3 Ceremonies to Heal Your Grieving Heart
Author: Alan Wolfelt
When a death is sudden and unexpected, as is typically the case with a military death, it's that much more difficult. Immediately after the death, those affected by traumatic loss typically exhibit psychic numbing. They're present physically, but not necessarily mentally or emotionally. In other words, they're in shock. This protective mechanism is nature's way of protecting them from experiencing the full force of the loss all at once. The reality of their loss was so overwhelming that they simply couldn't fully absorb what was happening. Did you experience this?
If so, this means, of course, that you also may not have been able to fully absorb the funeral. The normal and necessary shock may have buffered you from both the horrible reality of the death and the funeral’s healing functions.
Those customs — the eulogy, the music, the readings, the reception — all the ceremonial elements help us transition from life before to life after the death. What’s more, the funeral’s structure holds us up when we might otherwise collapse. It gives us a meaningful process to step through, tasks to accomplish, rites to follow, places to go and people to support us.
Funerals are not really rites of closure but rather initiation. Good ones help us get started. I hope the funeral for your loved one met your needs and helped you on the path to healthy mourning. Regardless, perhaps you might consider that sometimes, one funeral — no matter how personalized and meaningful to family and friends — is simply not enough.
The Importance of Additional Ceremonies
The funeral has long since passed. What can we do now? I trained for 13 years as a talk therapist, and over the decades I’ve counseled those in mourning who’ve been waylaid in the months and years after a traumatic loss. Talk therapy is helpful, but I’ve learned it’s often not talk therapy that traumatized mourners need most. Instead, it’s more ceremony.
Ceremonies help us acknowledge the reality of death, remember the person who died and provide a time of social support. They can help us search for life's meaning and our own continued existence.
I usually recommend that families affected by traumatic death hold three ceremonies spaced out over a period of about two years. If more than two years have already elapsed, that’s OK. Additional ceremonies will still help. Time alone does not heal grief; active mourning does. But psychic numbing does dissipate over time, allowing you and your family to engage more and more deeply with your grief as time elapses.
A Simple Gathering
I invite you to consider having a second ceremony about six to eight months after the death. If more time than that has already gone by, simply hold the second ceremony soon. Sometimes a significant date makes sense, such as the birthday of your loved one or the anniversary of the death.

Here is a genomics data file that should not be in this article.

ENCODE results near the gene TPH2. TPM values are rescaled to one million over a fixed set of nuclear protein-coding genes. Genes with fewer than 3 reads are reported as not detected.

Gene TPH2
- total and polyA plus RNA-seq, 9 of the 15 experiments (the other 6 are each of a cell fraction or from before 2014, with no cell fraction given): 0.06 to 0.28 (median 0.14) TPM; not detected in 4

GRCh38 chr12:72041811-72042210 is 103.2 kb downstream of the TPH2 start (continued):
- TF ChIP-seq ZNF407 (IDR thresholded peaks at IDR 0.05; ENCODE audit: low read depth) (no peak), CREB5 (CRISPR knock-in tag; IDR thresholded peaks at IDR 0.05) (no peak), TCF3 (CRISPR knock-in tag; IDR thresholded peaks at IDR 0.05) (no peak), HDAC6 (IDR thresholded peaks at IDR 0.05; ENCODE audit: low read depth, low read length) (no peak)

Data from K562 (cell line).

For the second ceremony, I often recommend a simple candle-lighting ceremony in your home. Invite close friends and family to gather around a table on which you’ve placed photos and memorabilia of the person who died. You might begin your ceremony with a piece of music and read one or two short prayers or poems. Each guest can hold a small candle and light it as he or she shares a memory or thought. A prayer, song or piece of music makes a good close.
There are no set rules. Your ceremony can be religious or secular, in keeping with your beliefs. As long as the ceremony helps you explore all the healing functions of the funeral, it will foster continued movement toward reconciling your grief.
A Resting-Place Ceremony
The third ceremony is often best held somewhere between 18 and 24 months after the death — or, if more time has already elapsed, about a year after the second ceremony. I often recommend a gathering at the gravesite or place of permanent memorialization. Again, readings, music and memory-sharing turn a gathering into a meaningful ritual. Re-dosing yourself with the purposes of the funeral — reality, recall, support, expression, meaning and transcendence — is a powerful healing elixir.
I hope you will try having one, two or even more additional ceremonies in honor of your loved one who died. The ceremonies can be as elaborate or as simple as you want. I hope you’ll continue to participate in community ceremonies on holidays, like Memorial Day, Flag Day and Veterans Day.
I have found that such rituals help people who feel stuck in their grief get unstuck, and for those already on a healthy mourning path, it provides them with continued divine momentum toward healing.
From the pen of…
Alan Wolfelt, Ph.D., serves as Director of the Center for Loss and Life Transition and has written many books that help people mourn, including Healing Your Grieving Heart After a Military Death (co-authored with TAPS President Bonnie Carroll).Visit centerforloss.com to learn more about grief and to order Dr. Wolfelt’s books.